20 female masters of science fiction to add to your reading list

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Dreamsnake (Cover image via Jo Fletcher Books)

More than ever, women are important creators in the world of science fiction. Here are 20 of the best and most formidable female authors of sci-fi today.

Does it seem strange that, like LGBTQ people, women have routinely been left out of science fiction? How could a genre that’s dedicated to exploring the realms of the fantastic be so firmly mired in old gender norms? Especially in the early days of the science fiction genre, it seemed as if women were set only to be objects. Whether they were only objects to be saved or ones to be seduced hardly seemed to matter. Rare was the female character who had her own story. She definitely wasn’t allowed to be the hero of a story on a regular basis.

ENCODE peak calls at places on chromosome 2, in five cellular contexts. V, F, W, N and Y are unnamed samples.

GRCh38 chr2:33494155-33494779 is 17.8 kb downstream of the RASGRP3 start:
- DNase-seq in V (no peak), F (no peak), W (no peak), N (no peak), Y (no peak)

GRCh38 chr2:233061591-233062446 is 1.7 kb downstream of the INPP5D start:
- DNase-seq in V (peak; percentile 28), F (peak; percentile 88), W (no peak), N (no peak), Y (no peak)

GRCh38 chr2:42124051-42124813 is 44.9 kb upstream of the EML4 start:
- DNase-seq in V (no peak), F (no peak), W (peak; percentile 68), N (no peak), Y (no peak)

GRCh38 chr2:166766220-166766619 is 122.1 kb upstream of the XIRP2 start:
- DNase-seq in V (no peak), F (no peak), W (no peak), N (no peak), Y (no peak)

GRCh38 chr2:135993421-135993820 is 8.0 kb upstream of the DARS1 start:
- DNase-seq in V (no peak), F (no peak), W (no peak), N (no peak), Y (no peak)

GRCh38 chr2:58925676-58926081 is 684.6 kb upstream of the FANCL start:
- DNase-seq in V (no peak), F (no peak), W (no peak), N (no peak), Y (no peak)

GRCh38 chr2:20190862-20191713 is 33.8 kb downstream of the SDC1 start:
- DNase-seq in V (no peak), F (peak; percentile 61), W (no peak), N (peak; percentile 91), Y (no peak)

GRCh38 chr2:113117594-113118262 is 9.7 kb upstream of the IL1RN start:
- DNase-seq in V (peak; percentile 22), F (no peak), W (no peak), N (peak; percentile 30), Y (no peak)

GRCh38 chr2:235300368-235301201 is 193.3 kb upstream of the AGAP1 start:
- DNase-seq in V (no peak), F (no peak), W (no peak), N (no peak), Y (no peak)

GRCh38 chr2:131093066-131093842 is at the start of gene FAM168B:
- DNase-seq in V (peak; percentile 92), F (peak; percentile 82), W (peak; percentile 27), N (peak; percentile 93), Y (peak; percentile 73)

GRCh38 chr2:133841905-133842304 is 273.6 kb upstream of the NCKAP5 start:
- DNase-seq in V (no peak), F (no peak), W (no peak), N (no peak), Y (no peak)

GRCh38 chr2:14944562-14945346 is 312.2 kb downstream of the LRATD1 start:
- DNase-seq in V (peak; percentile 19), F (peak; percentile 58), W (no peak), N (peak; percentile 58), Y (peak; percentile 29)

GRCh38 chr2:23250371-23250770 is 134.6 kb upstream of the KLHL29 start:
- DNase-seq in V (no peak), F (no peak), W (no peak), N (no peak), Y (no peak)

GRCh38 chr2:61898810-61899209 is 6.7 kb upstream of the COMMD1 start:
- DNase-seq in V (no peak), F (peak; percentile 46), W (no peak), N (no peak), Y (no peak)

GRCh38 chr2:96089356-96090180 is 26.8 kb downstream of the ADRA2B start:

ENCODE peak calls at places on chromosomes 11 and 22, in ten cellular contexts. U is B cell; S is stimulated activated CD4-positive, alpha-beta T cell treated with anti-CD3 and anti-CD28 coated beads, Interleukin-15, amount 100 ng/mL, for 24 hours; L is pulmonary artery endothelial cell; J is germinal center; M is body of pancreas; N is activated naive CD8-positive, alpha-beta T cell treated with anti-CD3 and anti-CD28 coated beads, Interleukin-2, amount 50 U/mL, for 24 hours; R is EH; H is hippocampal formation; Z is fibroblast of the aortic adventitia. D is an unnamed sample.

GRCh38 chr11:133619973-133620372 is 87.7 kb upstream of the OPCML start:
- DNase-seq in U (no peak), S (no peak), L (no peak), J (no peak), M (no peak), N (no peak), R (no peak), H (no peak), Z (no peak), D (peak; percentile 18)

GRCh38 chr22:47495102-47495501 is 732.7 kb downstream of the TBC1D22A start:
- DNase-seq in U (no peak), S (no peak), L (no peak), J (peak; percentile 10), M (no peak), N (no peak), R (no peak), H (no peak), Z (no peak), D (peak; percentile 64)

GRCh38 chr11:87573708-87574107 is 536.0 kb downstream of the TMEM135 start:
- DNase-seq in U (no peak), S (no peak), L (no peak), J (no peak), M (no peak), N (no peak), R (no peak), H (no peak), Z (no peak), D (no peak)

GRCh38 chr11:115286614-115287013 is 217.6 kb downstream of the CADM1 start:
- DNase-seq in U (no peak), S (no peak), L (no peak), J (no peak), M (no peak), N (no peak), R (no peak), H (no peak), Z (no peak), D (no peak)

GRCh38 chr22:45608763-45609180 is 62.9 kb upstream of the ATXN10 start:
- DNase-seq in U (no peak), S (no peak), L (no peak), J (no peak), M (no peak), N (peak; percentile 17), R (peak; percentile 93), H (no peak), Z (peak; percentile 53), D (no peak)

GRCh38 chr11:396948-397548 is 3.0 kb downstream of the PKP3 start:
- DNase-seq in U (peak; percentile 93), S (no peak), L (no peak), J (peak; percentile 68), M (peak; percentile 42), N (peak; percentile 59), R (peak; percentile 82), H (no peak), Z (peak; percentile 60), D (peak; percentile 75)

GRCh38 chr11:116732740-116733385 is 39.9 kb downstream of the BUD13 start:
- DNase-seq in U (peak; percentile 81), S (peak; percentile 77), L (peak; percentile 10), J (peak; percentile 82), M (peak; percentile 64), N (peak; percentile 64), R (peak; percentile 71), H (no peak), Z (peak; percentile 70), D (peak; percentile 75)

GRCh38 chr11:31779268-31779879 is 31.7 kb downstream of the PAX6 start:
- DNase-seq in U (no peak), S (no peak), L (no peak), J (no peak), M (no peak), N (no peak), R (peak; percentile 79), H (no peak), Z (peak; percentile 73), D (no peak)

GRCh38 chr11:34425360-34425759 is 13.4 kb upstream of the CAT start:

However, a few early exceptions prove that women were more than capable of standing as authors in their own right. They were among some of the earliest speculative fiction authors, including Mary Shelley (Frankenstein, 1818) and Margaret Cavendish (The Blazing World, 1666).

As time went on, it became clear that science fiction was ripe for exploring women’s place in the world. Writers proposed radical futures where women were equals with men. Some, like Sheri S. Tepper, James Tiptree Jr. and Joanna Russ, even wrote of societies where men lived apart from women or were absent entirely.

Complex protagonists and thorny questions

That’s not to say that these were simplistic tales of bad men and saintly women. Rather, the fictional women in many of these works are as complex and flawed as any male protagonist. They are rarely archetypes. Instead, they have as much humanity as real-life women, whether they do good, evil or something in between.

Though this following list only discusses 20 female authors, this is meant to be only a beginning. There are many more emerging and established women within the literary science fiction genre, all producing work that is challenging and exciting. If you’re intrigued, be sure to follow up with even more modern and historic female sci-fi writers.